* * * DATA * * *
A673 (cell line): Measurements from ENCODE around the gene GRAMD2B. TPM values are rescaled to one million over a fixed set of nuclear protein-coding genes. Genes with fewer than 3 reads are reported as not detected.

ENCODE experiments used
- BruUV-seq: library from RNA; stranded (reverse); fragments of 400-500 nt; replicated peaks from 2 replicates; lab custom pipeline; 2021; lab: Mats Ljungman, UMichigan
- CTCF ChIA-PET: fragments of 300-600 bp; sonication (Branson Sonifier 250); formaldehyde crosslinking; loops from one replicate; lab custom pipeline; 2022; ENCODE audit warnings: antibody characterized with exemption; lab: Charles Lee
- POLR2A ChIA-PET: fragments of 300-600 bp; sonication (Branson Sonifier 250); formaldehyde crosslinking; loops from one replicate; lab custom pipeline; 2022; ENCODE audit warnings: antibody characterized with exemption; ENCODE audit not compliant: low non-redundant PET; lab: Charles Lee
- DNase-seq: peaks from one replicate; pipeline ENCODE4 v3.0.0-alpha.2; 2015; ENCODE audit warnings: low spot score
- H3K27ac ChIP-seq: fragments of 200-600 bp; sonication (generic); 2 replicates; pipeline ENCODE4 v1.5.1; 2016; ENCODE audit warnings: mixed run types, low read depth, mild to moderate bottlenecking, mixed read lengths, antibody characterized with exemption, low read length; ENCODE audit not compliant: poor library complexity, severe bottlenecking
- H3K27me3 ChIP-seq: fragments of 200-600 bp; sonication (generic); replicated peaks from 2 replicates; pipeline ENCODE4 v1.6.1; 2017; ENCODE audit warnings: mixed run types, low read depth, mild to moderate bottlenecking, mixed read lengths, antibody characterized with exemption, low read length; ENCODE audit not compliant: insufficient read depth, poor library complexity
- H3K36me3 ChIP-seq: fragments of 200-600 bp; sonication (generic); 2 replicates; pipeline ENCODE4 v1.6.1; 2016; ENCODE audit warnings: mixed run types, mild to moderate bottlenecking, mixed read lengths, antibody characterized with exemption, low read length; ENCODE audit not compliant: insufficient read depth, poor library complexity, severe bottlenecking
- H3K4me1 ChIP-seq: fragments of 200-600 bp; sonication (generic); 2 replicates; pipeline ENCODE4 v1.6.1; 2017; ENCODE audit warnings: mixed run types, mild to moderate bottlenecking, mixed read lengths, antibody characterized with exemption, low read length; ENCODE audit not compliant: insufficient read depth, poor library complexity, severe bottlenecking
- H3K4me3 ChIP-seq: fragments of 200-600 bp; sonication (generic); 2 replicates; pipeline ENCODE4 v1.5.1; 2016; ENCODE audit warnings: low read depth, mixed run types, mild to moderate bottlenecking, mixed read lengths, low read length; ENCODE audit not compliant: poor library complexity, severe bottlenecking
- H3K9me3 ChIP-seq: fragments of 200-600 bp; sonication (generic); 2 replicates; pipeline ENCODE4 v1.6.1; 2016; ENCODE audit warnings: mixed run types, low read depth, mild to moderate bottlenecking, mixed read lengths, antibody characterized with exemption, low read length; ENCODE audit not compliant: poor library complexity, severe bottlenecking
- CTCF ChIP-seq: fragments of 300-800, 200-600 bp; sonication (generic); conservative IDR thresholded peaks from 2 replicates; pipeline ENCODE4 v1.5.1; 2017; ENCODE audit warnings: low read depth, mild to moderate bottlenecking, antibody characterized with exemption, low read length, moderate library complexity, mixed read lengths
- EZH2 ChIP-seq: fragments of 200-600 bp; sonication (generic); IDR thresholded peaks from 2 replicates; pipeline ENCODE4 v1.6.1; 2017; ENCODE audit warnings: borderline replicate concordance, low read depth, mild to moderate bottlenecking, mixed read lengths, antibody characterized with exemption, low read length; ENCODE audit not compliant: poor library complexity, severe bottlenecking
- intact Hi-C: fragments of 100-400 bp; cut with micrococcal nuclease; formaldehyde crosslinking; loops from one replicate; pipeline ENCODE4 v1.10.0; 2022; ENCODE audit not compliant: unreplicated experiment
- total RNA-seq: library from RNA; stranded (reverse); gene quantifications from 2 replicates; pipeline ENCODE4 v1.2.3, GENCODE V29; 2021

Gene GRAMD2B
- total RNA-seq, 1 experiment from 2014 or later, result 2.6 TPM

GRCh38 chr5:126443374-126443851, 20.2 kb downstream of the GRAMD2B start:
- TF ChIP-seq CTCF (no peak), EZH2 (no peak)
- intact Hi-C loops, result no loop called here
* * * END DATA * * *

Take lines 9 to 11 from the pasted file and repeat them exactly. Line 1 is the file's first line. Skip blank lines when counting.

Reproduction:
- H3K36me3 ChIP-seq: fragments of 200-600 bp; sonication (generic); 2 replicates; pipeline ENCODE4 v1.6.1; 2016; ENCODE audit warnings: mixed run types, mild to moderate bottlenecking, mixed read lengths, antibody characterized with exemption, low read length; ENCODE audit not compliant: insufficient read depth, poor library complexity, severe bottlenecking
- H3K4me1 ChIP-seq: fragments of 200-600 bp; sonication (generic); 2 replicates; pipeline ENCODE4 v1.6.1; 2017; ENCODE audit warnings: mixed run types, mild to moderate bottlenecking, mixed read lengths, antibody characterized with exemption, low read length; ENCODE audit not compliant: insufficient read depth, poor library complexity, severe bottlenecking
- H3K4me3 ChIP-seq: fragments of 200-600 bp; sonication (generic); 2 replicates; pipeline ENCODE4 v1.5.1; 2016; ENCODE audit warnings: low read depth, mixed run types, mild to moderate bottlenecking, mixed read lengths, low read length; ENCODE audit not compliant: poor library complexity, severe bottlenecking